DENVER (AP) — Nearly three years have passed since James Holmes, wearing body armor, opened fire in a deadly attack at a packed Colorado movie theater, and survivors and relatives of the 12 moviegoers who died are still trying to make sense of the shooting.
They have turned to prayer, therapy and activism to recover, and now they will look to the trial, which begins Monday.READ MORE: Jeffco Public Schools Aims To Offer Flexibility With Remote Learning Next Fall
Here are stories of a few of the survivors and relatives:
Pierce O’Farrill, who was wounded along with his friend, Carey Rottman, in the July 2012 shooting, said forgiveness and faith long ago gave him what others hope will come out of the trial: closure.
But the trial, or at least its conclusion, can still bring O’Farrill something. When it is over, he envisions sitting down with Holmes in a prison visiting room. “I want to tell him about Jesus,” O’Farrill said.
The morning after the shooting, O’Farrill flipped through TV channels from a hospital bed. When he saw a photo of Holmes, he remembered moments in his own teens and early 20s when he had been depressed and suicidal. “I felt forgiveness,” he said.
O’Farrill would have spasms of hatred and of guilt at surviving when others died. A childhood friend urged him to seek counseling. That childhood friend is now his wife. Rottman was a groomsman at the August wedding.
RELATED STORIES: Aurora Movie Shooting Story Archive
“I never have to ask the question, ‘Why did this happen to me?'” he said, saying he has seen how his story has inspired others. “I love Jesus and I get to share Christ with a lot of people and share forgiveness.”
After losing his son, Tom Sullivan has worked to ensure others don’t experience his anguish.
As was family tradition, Alex Sullivan had gone to the movies for his birthday, his 27th. Since then, Tom Sullivan has become a dogged, plain-spoken advocate for gun control.
Before the shooting, “I didn’t know it was anything that I needed to worry about. But I was wrong,” he said. “Someone else’s son having a mental problem, having easy access to weapons, all of a sudden became my problem.”
Sullivan does not expect to draw much comfort from the eventual conclusion of the legal process
His loss, Sullivan said, is “not going to get any better. I’m an avid reader and I read about fathers and sons as they get older. You come to realize that, ‘I’m never going to have that. I’m never going to see him grow older. I’m never going to see him as a father. He’s not going to get to see me get older. It’s never going to go away and we will never forget him.'”
“As a father,” Sullivan said, “I need to make sure that this doesn’t happen to other fathers.”READ MORE: COVID In Aurora: Signs For Vaccine Become Sticking Point Between Clinic & City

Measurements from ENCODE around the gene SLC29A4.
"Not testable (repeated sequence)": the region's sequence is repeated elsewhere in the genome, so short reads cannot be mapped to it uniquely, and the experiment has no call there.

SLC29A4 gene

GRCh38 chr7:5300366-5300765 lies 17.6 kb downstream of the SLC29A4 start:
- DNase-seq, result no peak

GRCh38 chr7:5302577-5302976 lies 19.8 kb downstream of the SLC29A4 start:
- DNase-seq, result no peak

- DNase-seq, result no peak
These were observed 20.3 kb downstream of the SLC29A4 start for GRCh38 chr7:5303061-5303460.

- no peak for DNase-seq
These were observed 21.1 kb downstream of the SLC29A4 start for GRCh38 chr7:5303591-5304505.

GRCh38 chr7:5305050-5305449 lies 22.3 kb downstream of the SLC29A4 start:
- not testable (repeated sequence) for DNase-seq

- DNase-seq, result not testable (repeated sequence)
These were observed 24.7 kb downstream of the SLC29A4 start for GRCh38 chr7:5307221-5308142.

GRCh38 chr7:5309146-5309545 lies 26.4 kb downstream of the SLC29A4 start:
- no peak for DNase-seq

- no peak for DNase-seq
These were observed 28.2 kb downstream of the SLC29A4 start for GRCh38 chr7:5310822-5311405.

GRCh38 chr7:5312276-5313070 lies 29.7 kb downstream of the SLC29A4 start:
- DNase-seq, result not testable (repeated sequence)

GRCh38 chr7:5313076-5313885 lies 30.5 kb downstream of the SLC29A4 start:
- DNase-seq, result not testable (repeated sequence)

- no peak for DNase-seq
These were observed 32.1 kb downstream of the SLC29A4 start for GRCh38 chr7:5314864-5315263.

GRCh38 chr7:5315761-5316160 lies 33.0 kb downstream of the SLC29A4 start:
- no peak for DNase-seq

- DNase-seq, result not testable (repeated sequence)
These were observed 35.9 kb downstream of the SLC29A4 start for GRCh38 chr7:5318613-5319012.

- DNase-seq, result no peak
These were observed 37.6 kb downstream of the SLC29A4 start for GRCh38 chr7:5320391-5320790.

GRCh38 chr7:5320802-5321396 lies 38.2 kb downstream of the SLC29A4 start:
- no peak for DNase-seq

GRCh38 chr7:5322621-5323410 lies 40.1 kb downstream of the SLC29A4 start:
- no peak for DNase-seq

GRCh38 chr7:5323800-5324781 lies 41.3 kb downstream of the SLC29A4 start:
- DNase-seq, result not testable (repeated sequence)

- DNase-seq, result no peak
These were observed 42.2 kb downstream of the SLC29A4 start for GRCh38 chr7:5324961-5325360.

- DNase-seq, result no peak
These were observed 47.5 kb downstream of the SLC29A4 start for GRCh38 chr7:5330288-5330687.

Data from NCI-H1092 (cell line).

Like his friend O’Farrill, Marcus Weaver has forgiven Holmes.
At first, he said, he tried to see being caught up in a mass shooting as an obstacle he had overcome — one of many in his life, from suffering abuse during childhood to incarceration during young adulthood.
Weaver, who was shot in the arm and who had a friend who died in the shooting, presented himself as in control to reporters and to friends and family. Eventually, the strain became too much and he sought counseling.
Weaver married in the past year. He has a stepson and he and his wife are expecting another child.
After job-hopping since the shooting, he now seems settled, splitting his time between two faith-based nonprofits, DenverWorks, which helps the unemployed, and New Genesis, which focuses on the homeless.
Once the trial is over, he said, “my life is still going to be what it is today. And that’s helping people.”
W. David Hoover has saved photos of his nephew on his cellphone, and can chuckle over how obviously proud AJ Boik was of the rakish look he gained when a mishit baseball slammed into his nose, breaking it.
One image, of Boik on a camping trip with friends, was taken just a week before he died. He had gone to the movies with his fiancee, in whose arms he died after being shot in the head.
Boik was 18, had just graduated high school and was planning to go to college.
Hoover, a Denver area police officer, is pro-death penalty, but said if Holmes is “put to death, my nephew’s still dead.”
As he nears retirement, Hoover is thinking of a respite of at least several months from matters of life and death. He plans to buy a boat and sail it from New York to Europe, then back into the Gulf of Mexico, through the Panama Canal and up to San Francisco.
“It’s my dream,” Hoover said. “I can dream.”
By Donna Bryson, P. Solomon Banda, AP WritersMORE NEWS: Douglas County Schools To Bring Middle & High School Students Back After Spring Break
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